The angular distribution of stimulated Raman emission in liquids

The angular distribution of stimulated Raman emission in liquids

PHYSICS Volume 17, mmber 3 THE ANGULAR LETTERS DISTRIBUTION OF STIM*ULATED EMISSION IN LIQUIDS 15 July 1965 RAMAN E. GARMIRE Physics Departme...

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PHYSICS

Volume 17, mmber 3

THE

ANGULAR

LETTERS

DISTRIBUTION OF STIM*ULATED EMISSION IN LIQUIDS

15 July 1965

RAMAN

E. GARMIRE Physics

Department,

Received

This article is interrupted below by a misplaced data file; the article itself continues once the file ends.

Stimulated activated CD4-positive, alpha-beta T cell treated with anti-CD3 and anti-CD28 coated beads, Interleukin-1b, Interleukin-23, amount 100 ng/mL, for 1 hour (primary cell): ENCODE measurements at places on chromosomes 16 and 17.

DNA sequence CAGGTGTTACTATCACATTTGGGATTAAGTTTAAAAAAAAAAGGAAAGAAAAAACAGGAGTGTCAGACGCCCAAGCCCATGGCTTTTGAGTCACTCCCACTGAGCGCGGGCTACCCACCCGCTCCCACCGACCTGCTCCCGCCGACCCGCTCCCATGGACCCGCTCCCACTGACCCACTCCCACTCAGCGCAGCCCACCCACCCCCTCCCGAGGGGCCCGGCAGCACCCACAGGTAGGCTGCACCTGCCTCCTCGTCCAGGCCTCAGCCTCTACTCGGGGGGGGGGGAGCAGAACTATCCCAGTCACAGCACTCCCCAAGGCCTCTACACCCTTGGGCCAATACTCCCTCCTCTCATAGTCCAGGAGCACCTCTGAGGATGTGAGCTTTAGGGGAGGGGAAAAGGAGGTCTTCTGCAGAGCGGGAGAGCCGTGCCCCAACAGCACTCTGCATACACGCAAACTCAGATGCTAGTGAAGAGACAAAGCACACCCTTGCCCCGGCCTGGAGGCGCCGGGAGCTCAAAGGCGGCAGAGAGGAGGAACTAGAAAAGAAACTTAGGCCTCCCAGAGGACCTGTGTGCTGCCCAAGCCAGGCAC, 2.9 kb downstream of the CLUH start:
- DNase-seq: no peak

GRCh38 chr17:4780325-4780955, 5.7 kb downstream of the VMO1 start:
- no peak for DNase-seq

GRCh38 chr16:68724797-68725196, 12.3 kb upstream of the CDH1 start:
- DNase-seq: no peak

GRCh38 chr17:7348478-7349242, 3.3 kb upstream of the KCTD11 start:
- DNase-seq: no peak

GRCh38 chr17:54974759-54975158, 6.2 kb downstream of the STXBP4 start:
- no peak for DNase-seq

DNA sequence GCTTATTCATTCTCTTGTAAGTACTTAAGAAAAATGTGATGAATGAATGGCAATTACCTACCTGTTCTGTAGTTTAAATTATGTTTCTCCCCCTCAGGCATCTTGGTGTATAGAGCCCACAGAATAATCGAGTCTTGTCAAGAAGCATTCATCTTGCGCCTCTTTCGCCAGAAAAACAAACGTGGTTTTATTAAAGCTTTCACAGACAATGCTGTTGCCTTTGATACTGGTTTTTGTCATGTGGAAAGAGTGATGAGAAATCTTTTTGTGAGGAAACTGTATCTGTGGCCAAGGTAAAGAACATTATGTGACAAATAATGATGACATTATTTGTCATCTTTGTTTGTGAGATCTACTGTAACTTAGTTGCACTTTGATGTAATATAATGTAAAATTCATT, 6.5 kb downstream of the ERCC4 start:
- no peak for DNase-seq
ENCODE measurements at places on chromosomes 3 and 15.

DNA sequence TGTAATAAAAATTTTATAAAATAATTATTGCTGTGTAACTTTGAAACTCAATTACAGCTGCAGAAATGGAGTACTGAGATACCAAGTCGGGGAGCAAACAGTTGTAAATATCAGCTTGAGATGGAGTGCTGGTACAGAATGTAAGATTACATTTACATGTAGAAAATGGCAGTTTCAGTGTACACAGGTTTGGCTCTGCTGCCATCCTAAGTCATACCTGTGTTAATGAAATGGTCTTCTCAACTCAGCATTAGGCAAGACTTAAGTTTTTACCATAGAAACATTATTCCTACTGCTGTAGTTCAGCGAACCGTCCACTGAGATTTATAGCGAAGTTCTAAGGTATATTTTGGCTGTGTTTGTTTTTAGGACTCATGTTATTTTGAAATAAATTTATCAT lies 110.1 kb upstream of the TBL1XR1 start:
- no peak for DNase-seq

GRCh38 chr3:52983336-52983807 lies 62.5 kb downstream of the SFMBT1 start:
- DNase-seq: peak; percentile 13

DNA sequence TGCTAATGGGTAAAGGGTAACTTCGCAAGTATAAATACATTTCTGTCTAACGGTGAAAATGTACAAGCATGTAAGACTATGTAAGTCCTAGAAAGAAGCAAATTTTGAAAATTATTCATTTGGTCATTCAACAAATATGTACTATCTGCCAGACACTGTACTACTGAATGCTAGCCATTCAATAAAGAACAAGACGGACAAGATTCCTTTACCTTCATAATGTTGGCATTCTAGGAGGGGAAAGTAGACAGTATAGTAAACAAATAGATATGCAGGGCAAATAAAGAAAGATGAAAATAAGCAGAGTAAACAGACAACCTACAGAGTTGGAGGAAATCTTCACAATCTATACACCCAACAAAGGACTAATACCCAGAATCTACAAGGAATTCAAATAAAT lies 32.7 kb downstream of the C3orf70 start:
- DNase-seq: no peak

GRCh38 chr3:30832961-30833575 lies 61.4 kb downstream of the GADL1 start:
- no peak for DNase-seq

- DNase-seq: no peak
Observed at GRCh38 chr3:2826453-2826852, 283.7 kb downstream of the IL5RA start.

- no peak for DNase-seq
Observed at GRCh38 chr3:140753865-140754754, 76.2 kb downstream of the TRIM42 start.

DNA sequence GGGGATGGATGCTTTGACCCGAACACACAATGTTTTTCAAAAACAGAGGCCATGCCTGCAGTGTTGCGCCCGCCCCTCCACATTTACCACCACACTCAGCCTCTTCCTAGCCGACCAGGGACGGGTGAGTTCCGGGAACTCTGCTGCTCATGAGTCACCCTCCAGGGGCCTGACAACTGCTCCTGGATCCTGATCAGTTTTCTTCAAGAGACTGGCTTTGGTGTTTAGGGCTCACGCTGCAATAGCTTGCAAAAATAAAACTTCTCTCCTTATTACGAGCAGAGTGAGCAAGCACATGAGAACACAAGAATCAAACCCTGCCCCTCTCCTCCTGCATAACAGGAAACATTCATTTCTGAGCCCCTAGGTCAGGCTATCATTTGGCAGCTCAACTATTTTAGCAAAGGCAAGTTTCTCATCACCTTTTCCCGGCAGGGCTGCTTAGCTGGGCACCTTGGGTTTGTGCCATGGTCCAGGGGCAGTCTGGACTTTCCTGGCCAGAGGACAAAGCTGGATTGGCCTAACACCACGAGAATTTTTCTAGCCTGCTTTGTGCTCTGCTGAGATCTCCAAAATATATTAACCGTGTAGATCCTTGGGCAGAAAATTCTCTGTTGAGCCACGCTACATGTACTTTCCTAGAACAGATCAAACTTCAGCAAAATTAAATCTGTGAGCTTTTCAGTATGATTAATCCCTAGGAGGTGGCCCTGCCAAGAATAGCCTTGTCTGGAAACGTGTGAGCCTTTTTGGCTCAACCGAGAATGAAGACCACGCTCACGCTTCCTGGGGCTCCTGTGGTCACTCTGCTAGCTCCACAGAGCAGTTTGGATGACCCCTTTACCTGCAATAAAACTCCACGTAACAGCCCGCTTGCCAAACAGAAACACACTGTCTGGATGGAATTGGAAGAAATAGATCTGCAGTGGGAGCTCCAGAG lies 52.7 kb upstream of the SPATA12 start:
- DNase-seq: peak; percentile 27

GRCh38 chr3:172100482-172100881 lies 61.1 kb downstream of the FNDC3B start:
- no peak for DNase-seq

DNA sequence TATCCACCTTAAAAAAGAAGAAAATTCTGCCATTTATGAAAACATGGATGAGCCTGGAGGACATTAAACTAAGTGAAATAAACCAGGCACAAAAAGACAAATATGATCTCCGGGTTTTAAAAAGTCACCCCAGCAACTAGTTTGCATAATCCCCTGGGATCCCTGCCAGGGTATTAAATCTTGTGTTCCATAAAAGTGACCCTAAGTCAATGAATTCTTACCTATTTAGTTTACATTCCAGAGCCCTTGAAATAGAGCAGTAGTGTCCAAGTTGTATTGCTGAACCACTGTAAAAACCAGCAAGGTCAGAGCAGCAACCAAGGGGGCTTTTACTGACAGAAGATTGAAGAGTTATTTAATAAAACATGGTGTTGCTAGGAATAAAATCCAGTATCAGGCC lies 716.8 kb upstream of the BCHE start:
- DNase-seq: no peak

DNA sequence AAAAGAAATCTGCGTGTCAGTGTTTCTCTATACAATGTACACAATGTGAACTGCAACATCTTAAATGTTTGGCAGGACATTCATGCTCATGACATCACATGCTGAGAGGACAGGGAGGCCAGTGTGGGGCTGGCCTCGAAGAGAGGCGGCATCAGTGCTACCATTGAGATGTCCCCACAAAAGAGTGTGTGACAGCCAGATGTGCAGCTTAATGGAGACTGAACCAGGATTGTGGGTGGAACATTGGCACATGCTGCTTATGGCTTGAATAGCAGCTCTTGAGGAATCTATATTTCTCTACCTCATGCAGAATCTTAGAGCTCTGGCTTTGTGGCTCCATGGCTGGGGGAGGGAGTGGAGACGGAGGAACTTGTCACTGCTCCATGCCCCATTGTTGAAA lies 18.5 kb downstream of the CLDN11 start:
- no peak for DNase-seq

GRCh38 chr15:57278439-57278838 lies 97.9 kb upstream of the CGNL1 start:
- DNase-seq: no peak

Two independent classes of higher-order stimulated Ramaii emission with strikingly different properties have been identified in liquids. Class I radiation follows closely an expected angular distribution. That is, the wave vectors of the nth order anti-Stokes radiation, kn, and the first-order Stokes radiation, k_ 1, which produces it, obey the phase matching criteria: k, +k,_l = k-1 +kn, where k. is the wave vector of the exciting laser radiation [e.g. 11. Such behaviour is observed in calcite [2], but liquids have presented a number of anomalous features [3]. For the first time, class I radiation ha8 been identified in liquids, giving close numerical agreement with the above equation. Apparently class I radiation had not been observed in most previous experiments because of insufficient Stokes radiation at the requisite angles. Independently of the class I radiation at phasematching angles, liquids also produce another class of radiation with a different emission pattern and a number of different properties. The emission cones of this class II radiation may be multiple or diffuse and often vary in size and number in a seemingly random manner. The simplest such patterns may differ from class I radiation in angle as much as 30 percent. Class II radiation is usually quite intense and produces the cones of stimulated Raman light which have been .most commonly observed and studied in the past. Stimulated Raman scattering was generated by parallel light from a 10 Mwatt giant pulse ruby laser 1 Cc/s wide. In order to enhance Stokes radiation near the phase matching direction, a 10 cm liquid cell with glass ends aligned parallel W&Xtilted at a variable angle 0 with respect to the laser beam. A portion of the Stokes radiation at the angle 0 was fed back by reflection from the * Work supported in part by NASA, Grant NSG-330, and in part by the Air Force Cambridge Research Laboratories, Office of Aerospace, USAF, under Contract AF19(626)-4011.